Asset Management Success Stories

Here are just a few of the success stories in which Mountain Funding took over distressed situations and successfully managed and/or developed them to profitable outcomes:

  1. Hemet, California Land Parcel: Mountain Funding closed a $38 million acquisition and development loan on a 650-acre parcel, with the intent to finish up the entitlement, finish the site and build a retirement community and golf course.  Our borrower was unable to complete the entitlement process, and additional environmental issues (endangered species and wetlands) surfaced.  At a point in time, Mountain Funding negotiated a consensual takeover of the property and then, internally with its own team, completed the entitlements, graded the site and created super pads, built the golf course, and ultimately sold the super pads to a national homebuilder in a takedown schedule at an attractive profit to our original investment. 

  2. Pikesville, Maryland Apartments: Mountain Funding closed a $52 million acquisition loan on a 255-unit, Class A apartment project to be converted to condominiums.  The developer proceeded to empty out the rented units, but difficulties with the state delayed the registration of the condominium.  Due to the delay, certain performance benchmarks were not met and, more importantly, the project’s opening was happening right when the market was slowing in late 2006.  Rather than allow things to go from bad to worse, we: (a) refused to allow the condo to start closing units; (b) forced a turnover of the asset; (c) negotiated the termination of any condo contracts that were signed; (d) repaired and improved the property in preparation for a new leasing campaign; (e) brought the leasing up from 30% to 85% in less than four months; and (f) sold the property as-is to a national multifamily operator for a significant profit to our original investment.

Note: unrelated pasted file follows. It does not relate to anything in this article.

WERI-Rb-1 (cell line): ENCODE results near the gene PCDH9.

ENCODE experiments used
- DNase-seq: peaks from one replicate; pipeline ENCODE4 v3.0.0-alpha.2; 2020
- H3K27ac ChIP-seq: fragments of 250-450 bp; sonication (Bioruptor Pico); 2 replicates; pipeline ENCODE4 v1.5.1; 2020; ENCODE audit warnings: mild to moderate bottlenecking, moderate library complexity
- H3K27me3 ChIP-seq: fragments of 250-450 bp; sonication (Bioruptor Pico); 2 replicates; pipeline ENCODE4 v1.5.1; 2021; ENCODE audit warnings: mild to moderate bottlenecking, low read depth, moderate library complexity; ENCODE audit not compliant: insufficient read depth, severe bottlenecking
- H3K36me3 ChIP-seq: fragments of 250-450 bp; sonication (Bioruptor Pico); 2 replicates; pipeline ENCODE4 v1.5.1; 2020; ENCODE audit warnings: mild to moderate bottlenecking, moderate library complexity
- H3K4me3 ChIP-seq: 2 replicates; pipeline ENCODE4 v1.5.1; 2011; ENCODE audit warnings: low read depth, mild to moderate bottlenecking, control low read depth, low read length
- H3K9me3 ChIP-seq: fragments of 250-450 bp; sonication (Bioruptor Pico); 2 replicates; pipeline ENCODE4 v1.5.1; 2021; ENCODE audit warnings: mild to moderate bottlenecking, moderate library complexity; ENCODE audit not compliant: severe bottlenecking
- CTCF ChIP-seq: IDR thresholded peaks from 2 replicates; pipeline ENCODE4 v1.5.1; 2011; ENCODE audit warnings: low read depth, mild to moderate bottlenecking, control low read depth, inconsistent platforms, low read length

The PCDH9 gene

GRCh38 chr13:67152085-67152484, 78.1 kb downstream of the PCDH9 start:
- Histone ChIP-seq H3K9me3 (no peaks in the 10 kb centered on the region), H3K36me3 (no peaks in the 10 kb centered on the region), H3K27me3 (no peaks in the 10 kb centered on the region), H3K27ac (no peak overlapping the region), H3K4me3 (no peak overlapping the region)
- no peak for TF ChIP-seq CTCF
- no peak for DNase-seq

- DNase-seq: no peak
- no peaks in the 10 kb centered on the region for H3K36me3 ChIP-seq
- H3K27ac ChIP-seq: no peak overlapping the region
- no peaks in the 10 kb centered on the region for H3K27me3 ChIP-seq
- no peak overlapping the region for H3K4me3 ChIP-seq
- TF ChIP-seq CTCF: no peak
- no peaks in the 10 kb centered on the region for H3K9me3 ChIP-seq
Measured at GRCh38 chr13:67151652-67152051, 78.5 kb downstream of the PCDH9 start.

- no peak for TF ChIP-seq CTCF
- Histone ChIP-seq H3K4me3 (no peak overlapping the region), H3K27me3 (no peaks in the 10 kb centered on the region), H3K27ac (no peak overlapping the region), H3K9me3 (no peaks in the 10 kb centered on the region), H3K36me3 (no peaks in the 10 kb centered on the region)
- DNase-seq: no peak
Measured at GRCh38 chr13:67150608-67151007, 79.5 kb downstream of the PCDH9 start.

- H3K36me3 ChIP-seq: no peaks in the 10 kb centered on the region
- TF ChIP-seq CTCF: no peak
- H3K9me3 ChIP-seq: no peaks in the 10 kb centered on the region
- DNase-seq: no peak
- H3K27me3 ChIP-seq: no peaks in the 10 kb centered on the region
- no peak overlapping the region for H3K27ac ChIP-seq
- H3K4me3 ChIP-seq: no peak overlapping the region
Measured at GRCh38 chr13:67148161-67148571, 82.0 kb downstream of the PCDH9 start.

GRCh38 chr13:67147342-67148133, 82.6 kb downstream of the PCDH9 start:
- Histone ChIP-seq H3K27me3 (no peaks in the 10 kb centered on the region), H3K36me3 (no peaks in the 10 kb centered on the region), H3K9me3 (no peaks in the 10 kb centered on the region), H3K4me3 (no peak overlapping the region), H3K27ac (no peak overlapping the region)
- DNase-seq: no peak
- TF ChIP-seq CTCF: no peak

3. Mid-Western Retail Portfolio: Mountain Funding was the senior participant in a $20 million mezzanine loan on 25 Class B and C retail properties in tertiary markets of 13 different states, mostly in the Midwest.  The mezzanine loan was subordinate to an $80 million senior loan.  When the loan defaulted, Mountain Funding and its junior participant did the following: (a) assisted the borrower in refinancing with a REIT for 13 of the 25 properties, resulting in a $51 million repayment of the senior loan; (b) took ownership of the remaining 12 properties; (c) ultimately disposed of five of the 12 remaining properties at a profit to our basis; and (d) continued to asset-manage the lease-up and management of the remaining seven shopping centers, with DSC currently exceeding 2.5x on the remaining first mortgage.

  4. Florida Condo Portfolio: In mid-2005, Mountain Funding had loaned $178 million to a condo converter in Florida for four projects in different parts of the state.  The borrower was slow to receive his condo approvals and commence sales.  As a result, only about 30% of the units had sold when the market slowed to a crawl in mid-2006, and interest reserves had been depleted.  Mountain Funding negotiated a consensual turnover of the four broken condos, and our internal team immediately commenced a new marketing sales effort that was going reasonably well until the sub-prime debacle began to surface in early 2007.  At that time, we made the decision to stop selling before any of our competition did so, and we were able to lease up the remaining inventory from less than 30% occupancy to mid-90s today while the market occupancy is much lower.  We are cash-flowing, and plan to continue the operation of the projects until the condo market returns somewhat and our capital can be extracted.

  5. Chicagoland Subdivision: Mountain Funding funded $3.8 million in mezzanine debt to be used for the acquisition and development of 522 lots in Lake County, Illinois.  When the developer went bankrupt, Mountain took back the asset, completed the site development and ultimately sold the lots to national and regional builders resulting in a complete return of capital and profit.